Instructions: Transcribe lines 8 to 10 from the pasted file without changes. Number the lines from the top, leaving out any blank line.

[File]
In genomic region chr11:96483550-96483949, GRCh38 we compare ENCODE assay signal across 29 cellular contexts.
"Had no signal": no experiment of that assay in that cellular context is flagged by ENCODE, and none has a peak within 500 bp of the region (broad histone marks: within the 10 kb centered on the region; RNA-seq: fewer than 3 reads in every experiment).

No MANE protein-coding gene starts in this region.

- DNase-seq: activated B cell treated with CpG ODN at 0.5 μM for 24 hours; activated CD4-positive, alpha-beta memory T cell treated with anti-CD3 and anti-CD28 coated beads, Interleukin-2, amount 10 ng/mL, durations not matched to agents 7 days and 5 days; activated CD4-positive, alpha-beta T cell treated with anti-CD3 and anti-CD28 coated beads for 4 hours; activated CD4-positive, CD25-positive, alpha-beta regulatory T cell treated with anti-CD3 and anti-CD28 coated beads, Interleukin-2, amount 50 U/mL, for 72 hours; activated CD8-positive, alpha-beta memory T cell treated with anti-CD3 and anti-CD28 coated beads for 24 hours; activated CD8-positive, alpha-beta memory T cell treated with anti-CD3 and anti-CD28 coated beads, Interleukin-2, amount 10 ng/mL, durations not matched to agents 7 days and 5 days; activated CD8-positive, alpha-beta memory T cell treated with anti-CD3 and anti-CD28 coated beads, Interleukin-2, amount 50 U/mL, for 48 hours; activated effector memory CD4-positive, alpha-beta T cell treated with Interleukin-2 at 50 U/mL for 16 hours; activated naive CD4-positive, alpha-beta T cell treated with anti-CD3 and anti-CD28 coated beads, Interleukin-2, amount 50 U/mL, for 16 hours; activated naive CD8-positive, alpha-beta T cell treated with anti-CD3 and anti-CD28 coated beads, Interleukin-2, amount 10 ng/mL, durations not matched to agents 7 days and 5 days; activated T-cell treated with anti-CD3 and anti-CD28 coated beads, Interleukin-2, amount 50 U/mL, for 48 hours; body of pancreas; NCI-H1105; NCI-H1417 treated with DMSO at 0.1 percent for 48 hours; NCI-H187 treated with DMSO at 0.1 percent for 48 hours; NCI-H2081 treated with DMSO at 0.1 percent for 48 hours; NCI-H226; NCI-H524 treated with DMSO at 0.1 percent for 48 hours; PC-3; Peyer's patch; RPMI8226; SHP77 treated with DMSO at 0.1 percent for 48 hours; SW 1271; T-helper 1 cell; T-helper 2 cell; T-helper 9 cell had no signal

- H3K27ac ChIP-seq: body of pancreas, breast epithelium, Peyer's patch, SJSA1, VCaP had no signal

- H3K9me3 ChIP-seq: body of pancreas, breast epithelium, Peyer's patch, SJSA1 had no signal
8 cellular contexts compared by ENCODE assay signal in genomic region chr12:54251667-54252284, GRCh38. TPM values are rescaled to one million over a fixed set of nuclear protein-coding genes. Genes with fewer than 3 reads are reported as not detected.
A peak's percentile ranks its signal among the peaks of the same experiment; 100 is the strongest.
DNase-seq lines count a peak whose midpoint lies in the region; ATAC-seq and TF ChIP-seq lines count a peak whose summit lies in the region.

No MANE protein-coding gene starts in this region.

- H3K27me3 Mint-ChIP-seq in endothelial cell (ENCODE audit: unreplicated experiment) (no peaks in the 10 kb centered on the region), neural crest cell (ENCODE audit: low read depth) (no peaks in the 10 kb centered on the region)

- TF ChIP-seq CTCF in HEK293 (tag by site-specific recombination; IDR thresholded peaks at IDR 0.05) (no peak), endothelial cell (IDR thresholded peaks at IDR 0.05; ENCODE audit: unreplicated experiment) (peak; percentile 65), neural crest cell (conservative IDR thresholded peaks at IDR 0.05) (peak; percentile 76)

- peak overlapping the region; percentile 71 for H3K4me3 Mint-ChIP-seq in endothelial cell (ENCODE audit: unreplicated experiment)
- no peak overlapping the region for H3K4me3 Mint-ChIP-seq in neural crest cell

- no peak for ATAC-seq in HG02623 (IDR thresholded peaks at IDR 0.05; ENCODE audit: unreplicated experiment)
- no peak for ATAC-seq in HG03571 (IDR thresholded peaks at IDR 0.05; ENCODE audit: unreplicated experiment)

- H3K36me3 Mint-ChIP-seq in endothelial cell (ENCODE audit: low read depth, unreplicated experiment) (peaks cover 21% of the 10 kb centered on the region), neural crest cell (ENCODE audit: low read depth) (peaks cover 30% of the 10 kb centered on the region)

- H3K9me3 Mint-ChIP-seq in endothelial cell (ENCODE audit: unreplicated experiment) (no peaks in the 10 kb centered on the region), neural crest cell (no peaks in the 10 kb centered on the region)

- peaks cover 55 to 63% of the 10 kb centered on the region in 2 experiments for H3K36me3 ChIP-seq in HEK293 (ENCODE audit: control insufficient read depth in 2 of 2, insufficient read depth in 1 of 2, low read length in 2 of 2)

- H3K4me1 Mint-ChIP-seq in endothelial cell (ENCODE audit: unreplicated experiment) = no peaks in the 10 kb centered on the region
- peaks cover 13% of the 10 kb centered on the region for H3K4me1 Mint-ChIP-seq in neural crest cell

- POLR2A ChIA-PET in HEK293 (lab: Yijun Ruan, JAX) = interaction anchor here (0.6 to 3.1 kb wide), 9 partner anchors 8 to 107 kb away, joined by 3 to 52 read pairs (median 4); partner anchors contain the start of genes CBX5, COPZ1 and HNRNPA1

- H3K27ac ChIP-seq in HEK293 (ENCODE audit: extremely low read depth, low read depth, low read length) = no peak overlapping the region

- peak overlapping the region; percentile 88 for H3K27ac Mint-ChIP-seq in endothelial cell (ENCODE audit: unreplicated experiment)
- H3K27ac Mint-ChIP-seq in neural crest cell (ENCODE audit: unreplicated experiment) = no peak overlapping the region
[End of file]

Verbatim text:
A peak's percentile ranks its signal among the peaks of the same experiment; 100 is the strongest.
DNase-seq lines count a peak whose midpoint lies in the region; ATAC-seq and TF ChIP-seq lines count a peak whose summit lies in the region.

No MANE protein-coding gene starts in this region.